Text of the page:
A husband who drowned trying to help his wife and dog after they were knocked down by high surf near a stretch of beach on Point Reyes National Seashore New Year’s Day has been identified as a Richmond resident.
Charles Francis Quaid, 59, was found in the Pacific Ocean and recovered by a U.S. Coast Guard lifeboat around 4 p.m. Jan. 1. He was pronounced dead at the scene. His body was transported to the Coast Guard’s Bodega Bay station.
Multiple emergency agencies responded to the shore about 12:30 p.m. Tuesday after the Marin County Fire Department received report of two adults being swept into the water, Marin fire officials said.
According to witness accounts, the couple and their dog were walking a stretch of Point Reyes beach known as Ten-Mile Beach when a large wave crashed into the woman and the dog. The husband was attempting to help them when a series of waves swept him into the ocean.
His body was recovered several hours later.
“Quaid went to help them, but witnesses said he was knocked down by a series of waves and swept out to sea,” National Park Service ranger John Golda said.
The waves were between 10 and 12 feet high at the time and not unusual for that stretch of beach or time of the year, Golda said. There was no high surf advisory at the time of the incident, officials said.
“Everyone who visits the ocean needs to remember the old adage that you should never turn your back on the ocean,” Marin County Fire Battalion Chief Mike Giannini said.
“This time of year certainly brings higher surf and higher tides,” Giannini said. “But anytime you’re near the water, you must have a keen understanding of the risk and take nothing for granted. We live in a beautiful area, but sometimes that comes with a risk that must be acknowledged.”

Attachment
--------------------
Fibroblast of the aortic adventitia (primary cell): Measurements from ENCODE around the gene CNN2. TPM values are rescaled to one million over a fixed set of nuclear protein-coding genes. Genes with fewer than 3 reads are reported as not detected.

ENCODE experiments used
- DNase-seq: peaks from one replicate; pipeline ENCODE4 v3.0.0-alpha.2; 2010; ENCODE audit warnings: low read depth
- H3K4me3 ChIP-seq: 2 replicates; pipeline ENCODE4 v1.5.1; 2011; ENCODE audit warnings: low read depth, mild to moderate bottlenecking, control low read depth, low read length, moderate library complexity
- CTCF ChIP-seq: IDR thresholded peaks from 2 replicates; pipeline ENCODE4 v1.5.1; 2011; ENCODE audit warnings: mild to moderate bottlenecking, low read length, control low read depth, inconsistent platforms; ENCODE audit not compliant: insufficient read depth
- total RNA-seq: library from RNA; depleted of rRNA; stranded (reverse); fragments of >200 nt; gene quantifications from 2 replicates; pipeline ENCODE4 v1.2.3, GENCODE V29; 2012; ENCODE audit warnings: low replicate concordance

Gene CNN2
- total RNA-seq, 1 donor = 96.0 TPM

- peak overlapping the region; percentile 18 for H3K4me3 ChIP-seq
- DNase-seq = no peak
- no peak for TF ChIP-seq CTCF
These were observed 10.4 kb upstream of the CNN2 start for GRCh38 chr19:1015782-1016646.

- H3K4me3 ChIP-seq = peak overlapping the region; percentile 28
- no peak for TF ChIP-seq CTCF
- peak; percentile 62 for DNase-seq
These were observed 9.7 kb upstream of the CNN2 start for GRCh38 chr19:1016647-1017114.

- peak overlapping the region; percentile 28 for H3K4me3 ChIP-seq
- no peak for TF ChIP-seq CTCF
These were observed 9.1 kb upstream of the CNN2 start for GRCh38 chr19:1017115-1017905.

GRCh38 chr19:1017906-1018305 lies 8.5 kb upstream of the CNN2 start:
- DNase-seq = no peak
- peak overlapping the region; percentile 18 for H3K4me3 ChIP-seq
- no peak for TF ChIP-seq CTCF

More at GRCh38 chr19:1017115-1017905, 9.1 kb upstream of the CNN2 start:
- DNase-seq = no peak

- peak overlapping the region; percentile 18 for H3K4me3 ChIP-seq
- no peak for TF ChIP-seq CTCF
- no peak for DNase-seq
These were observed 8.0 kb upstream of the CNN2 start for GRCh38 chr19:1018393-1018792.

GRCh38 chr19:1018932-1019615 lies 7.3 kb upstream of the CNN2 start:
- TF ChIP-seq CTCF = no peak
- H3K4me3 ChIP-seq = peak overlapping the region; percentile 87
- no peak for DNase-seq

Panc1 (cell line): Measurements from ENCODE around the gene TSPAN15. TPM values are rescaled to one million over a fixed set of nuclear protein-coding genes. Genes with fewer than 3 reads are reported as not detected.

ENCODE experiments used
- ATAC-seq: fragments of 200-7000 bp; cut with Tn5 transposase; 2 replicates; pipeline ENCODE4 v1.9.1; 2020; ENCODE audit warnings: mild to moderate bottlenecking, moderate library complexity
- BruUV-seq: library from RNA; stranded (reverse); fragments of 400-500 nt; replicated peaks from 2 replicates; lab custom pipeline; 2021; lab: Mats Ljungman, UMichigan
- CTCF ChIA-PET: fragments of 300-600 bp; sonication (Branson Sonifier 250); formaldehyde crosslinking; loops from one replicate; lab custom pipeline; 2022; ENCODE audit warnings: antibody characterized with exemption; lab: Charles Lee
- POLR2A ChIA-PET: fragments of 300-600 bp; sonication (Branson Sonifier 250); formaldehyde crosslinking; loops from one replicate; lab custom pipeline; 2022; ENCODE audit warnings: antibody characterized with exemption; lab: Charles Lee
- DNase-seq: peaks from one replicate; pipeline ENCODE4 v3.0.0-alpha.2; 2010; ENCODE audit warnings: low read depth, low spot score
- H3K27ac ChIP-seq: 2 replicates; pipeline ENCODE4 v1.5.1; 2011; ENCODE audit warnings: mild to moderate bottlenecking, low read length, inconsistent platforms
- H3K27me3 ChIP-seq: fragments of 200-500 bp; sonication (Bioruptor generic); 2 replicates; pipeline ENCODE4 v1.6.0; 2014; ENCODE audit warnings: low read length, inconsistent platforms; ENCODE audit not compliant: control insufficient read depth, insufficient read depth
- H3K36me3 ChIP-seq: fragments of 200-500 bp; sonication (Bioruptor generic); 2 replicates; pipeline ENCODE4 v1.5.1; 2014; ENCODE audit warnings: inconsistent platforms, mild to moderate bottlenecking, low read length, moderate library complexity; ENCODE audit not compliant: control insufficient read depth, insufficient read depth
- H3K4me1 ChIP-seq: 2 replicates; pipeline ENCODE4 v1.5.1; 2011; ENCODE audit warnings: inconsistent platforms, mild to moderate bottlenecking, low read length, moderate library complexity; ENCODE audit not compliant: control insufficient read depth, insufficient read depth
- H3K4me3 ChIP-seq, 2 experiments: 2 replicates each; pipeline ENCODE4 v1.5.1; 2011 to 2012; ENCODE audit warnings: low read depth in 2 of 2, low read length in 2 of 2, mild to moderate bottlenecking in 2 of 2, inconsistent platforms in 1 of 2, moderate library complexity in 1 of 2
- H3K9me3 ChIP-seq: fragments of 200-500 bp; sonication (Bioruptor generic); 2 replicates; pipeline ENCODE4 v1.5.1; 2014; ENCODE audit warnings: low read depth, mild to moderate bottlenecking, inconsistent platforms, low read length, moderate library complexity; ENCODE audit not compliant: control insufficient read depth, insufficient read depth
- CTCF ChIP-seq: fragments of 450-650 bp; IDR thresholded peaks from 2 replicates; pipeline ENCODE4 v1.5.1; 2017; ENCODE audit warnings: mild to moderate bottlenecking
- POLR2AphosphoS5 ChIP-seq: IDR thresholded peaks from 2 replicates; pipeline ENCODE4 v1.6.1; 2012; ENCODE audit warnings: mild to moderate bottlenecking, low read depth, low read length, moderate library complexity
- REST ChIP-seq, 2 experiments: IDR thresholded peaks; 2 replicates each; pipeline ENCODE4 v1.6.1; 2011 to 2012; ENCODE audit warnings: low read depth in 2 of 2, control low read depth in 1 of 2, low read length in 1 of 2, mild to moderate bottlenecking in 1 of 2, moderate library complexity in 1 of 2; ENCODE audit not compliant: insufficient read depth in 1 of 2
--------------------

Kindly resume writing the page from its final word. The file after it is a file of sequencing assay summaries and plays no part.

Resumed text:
Quaid had worked as director of finance and administration for the past three years at the Pacific Business Group on Health in San Francisco. He was responsible for accounting operations and managing investment activity, among other duties, according to the company’s website.
Founded in 1989, the company works with health insurance plans, physicians groups and consumer organizations to improve the quality and affordability of health care.
David Lansky, company president and CEO, said Quaid was remembered Wednesday by colleagues as a man with varied interests that included bird watching in Bodega, long-distance cycling and most recently sailing.
“He was always walking or riding his bike with this dog,” Lansky said. “He was just admired, respected and appreciated for his integrity and friendship in the workplace.”
According to the Point Reyes National Seashore website, visitors are warned of “sneaker waves,” that can occur anytime and drag beachgoers out to sea.
“This serves as a reminder for people on the beach to be aware of the dangers out there,” U.S. Coast Guard Lt. Josh Dykman said.
The fire department and a Coast Guard helicopter arrived near the scene about 20 minutes after first receiving the report. The man’s wife and dog were rescued by beach bystanders. She was evaluated by paramedics at the scene and released, Giannini said.
The Southern Marin Fire Protection District, Inverness Fire Department and the California Highway Patrol also responded to the incident, officials said.
A multi-agency water rescue team also provided two jet skis, Golda said.
Quaid would always share his excitement and passion for new discoveries that included music, places he visited and other interests, Lansky said.
Quaid was passionate about the Oakland A’s, but donned Giants attire during a company outing at AT&T Park in San Francisco last season. He recently attended spring training in Arizona, Lansky said.
According to the company’s website, Quaid also worked at chief financial officer at Yosemite National Institute in Sausalito, an environmental organization that provides field-based science programs for K-12 students in cooperation with several national parks.
Quaid’s fatal drowning comes days after a San Francisco father and son fishing near Bonita Cove by the Point Reyes Lighthouse drowned after a large wave swept the two into the waters Friday, Dec. 28.
Juan Escamillo-Rojas, 37, and his son, Juan Carlos Escamillo-Monroy, 9, lived in San Francisco. The father had entered the water trying to save his son. Both bodies were recovered and pronounced dead at Coast Guard Station Golden Gate.
A memorial for Quaid is being planned.
Bay City News contributed to this report.
Contact Joe Wolfcale at firstname.lastname@example.org.